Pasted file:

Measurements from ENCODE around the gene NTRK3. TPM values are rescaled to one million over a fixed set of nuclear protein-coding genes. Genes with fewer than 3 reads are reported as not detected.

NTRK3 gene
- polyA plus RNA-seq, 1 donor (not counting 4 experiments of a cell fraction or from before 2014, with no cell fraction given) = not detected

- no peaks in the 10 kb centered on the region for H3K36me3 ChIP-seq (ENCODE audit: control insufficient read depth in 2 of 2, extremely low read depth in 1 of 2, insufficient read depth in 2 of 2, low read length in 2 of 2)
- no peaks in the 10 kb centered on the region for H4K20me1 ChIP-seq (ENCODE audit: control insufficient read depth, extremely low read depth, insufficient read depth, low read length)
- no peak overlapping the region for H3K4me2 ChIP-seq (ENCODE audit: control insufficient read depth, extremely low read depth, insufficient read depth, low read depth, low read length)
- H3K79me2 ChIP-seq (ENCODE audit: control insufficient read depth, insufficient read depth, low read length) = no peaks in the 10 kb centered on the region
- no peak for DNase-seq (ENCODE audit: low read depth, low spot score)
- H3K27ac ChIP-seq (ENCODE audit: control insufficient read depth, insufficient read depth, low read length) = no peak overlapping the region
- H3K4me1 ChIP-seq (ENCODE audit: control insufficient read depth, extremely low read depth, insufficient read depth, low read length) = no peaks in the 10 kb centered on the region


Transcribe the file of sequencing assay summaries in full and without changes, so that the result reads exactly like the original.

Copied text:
Measurements from ENCODE around the gene NTRK3. TPM values are rescaled to one million over a fixed set of nuclear protein-coding genes. Genes with fewer than 3 reads are reported as not detected.

NTRK3 gene
- polyA plus RNA-seq, 1 donor (not counting 4 experiments of a cell fraction or from before 2014, with no cell fraction given) = not detected

- no peaks in the 10 kb centered on the region for H3K36me3 ChIP-seq (ENCODE audit: control insufficient read depth in 2 of 2, extremely low read depth in 1 of 2, insufficient read depth in 2 of 2, low read length in 2 of 2)
- no peaks in the 10 kb centered on the region for H4K20me1 ChIP-seq (ENCODE audit: control insufficient read depth, extremely low read depth, insufficient read depth, low read length)
- no peak overlapping the region for H3K4me2 ChIP-seq (ENCODE audit: control insufficient read depth, extremely low read depth, insufficient read depth, low read depth, low read length)
- H3K79me2 ChIP-seq (ENCODE audit: control insufficient read depth, insufficient read depth, low read length) = no peaks in the 10 kb centered on the region
- no peak for DNase-seq (ENCODE audit: low read depth, low spot score)
- H3K27ac ChIP-seq (ENCODE audit: control insufficient read depth, insufficient read depth, low read length) = no peak overlapping the region
- H3K4me1 ChIP-seq (ENCODE audit: control insufficient read depth, extremely low read depth, insufficient read depth, low read length) = no peaks in the 10 kb centered on the region